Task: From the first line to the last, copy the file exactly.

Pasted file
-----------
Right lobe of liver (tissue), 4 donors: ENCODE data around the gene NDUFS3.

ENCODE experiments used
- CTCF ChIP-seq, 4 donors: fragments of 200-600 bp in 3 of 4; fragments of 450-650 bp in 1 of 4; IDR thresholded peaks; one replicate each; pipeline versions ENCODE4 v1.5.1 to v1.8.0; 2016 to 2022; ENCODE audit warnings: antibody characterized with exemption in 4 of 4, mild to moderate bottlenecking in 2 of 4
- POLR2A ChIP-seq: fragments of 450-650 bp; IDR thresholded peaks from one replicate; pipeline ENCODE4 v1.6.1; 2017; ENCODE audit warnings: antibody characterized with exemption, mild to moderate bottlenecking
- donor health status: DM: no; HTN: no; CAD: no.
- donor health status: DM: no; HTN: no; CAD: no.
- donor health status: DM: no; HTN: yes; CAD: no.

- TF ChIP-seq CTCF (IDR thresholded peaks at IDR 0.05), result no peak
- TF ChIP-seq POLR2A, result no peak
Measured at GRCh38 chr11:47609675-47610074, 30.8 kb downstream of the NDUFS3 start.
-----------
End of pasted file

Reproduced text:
Right lobe of liver (tissue), 4 donors: ENCODE data around the gene NDUFS3.

ENCODE experiments used
- CTCF ChIP-seq, 4 donors: fragments of 200-600 bp in 3 of 4; fragments of 450-650 bp in 1 of 4; IDR thresholded peaks; one replicate each; pipeline versions ENCODE4 v1.5.1 to v1.8.0; 2016 to 2022; ENCODE audit warnings: antibody characterized with exemption in 4 of 4, mild to moderate bottlenecking in 2 of 4
- POLR2A ChIP-seq: fragments of 450-650 bp; IDR thresholded peaks from one replicate; pipeline ENCODE4 v1.6.1; 2017; ENCODE audit warnings: antibody characterized with exemption, mild to moderate bottlenecking
- donor health status: DM: no; HTN: no; CAD: no.
- donor health status: DM: no; HTN: no; CAD: no.
- donor health status: DM: no; HTN: yes; CAD: no.

- TF ChIP-seq CTCF (IDR thresholded peaks at IDR 0.05), result no peak
- TF ChIP-seq POLR2A, result no peak
Measured at GRCh38 chr11:47609675-47610074, 30.8 kb downstream of the NDUFS3 start.